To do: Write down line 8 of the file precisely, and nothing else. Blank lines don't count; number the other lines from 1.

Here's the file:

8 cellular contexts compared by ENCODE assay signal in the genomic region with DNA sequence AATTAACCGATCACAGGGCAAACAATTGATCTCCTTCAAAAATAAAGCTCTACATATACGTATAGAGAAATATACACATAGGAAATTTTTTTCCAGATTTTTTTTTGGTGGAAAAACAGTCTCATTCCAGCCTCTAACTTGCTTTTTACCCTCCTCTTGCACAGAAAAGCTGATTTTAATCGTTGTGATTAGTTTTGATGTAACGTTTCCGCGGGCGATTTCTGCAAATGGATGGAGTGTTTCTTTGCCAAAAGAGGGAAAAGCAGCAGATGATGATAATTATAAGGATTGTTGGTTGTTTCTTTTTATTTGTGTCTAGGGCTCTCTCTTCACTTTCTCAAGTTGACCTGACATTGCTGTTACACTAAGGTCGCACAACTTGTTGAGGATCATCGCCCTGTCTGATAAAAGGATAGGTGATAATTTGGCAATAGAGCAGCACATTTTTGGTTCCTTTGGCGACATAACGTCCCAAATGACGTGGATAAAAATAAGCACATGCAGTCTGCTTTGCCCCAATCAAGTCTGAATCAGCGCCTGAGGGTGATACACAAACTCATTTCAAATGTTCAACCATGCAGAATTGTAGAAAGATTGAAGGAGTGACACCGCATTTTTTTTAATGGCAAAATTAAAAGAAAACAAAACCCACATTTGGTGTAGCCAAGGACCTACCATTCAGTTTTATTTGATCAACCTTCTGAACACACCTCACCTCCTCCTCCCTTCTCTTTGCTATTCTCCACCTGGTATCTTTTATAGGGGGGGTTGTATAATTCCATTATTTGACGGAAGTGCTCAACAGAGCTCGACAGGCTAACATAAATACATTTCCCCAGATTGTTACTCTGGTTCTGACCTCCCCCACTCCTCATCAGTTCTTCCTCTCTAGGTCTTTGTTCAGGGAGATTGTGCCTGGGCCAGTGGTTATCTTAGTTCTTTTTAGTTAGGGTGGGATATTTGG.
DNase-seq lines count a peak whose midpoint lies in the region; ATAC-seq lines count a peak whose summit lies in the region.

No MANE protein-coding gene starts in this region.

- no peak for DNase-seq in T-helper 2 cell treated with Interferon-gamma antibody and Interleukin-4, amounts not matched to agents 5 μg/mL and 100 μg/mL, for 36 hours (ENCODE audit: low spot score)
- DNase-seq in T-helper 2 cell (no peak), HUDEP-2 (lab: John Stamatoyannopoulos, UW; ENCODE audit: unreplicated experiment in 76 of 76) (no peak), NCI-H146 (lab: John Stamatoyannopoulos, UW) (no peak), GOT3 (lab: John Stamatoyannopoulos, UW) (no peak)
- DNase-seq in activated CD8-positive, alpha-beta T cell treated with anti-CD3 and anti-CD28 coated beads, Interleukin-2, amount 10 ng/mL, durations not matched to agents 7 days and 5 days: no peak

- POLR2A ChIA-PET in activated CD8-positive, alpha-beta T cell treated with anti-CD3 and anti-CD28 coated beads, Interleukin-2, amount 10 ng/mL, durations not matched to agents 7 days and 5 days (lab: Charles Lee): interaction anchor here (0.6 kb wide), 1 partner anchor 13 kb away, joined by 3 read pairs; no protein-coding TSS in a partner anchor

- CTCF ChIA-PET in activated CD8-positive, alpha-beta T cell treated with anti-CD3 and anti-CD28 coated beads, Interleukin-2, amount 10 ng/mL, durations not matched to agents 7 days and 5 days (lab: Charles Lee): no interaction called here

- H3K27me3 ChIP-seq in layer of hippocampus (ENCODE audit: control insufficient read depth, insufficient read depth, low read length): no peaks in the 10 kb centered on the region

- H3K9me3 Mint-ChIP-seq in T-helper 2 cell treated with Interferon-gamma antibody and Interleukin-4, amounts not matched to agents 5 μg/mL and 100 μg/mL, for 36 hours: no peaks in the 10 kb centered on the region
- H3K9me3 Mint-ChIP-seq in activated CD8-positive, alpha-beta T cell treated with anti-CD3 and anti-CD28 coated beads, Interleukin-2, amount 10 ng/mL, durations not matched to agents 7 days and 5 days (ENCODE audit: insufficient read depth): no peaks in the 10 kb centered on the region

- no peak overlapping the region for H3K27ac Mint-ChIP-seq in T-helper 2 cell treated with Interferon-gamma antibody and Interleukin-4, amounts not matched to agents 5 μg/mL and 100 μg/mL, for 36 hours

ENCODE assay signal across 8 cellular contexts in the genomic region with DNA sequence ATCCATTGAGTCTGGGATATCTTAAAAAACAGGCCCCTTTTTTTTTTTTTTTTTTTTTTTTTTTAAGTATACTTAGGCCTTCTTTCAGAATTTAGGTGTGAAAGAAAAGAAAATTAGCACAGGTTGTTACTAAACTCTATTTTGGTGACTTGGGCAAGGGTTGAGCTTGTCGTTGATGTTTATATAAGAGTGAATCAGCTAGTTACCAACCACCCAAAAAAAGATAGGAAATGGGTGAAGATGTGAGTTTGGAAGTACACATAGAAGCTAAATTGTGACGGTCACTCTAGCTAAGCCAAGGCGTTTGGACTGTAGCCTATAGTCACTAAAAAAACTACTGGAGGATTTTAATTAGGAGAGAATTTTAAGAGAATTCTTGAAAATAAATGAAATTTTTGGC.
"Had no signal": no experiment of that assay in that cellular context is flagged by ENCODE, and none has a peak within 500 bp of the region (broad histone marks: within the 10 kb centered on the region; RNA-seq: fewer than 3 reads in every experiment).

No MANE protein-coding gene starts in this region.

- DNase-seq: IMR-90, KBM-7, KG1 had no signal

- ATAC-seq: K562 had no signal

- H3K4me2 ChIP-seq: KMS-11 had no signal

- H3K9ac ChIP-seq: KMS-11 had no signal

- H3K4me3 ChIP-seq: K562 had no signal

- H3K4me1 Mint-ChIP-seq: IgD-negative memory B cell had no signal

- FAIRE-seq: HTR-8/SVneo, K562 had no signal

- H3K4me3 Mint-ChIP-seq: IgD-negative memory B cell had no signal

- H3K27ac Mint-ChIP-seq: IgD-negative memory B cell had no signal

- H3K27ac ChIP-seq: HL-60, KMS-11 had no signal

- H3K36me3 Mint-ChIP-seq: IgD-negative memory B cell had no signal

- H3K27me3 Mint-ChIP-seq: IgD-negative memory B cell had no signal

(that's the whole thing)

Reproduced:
- CTCF ChIA-PET in activated CD8-positive, alpha-beta T cell treated with anti-CD3 and anti-CD28 coated beads, Interleukin-2, amount 10 ng/mL, durations not matched to agents 7 days and 5 days (lab: Charles Lee): no interaction called here